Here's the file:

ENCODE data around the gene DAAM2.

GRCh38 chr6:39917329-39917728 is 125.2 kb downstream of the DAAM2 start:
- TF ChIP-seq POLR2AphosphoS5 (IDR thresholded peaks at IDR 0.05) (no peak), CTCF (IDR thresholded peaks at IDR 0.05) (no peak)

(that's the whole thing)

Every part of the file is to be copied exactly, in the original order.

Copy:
ENCODE data around the gene DAAM2.

GRCh38 chr6:39917329-39917728 is 125.2 kb downstream of the DAAM2 start:
- TF ChIP-seq POLR2AphosphoS5 (IDR thresholded peaks at IDR 0.05) (no peak), CTCF (IDR thresholded peaks at IDR 0.05) (no peak)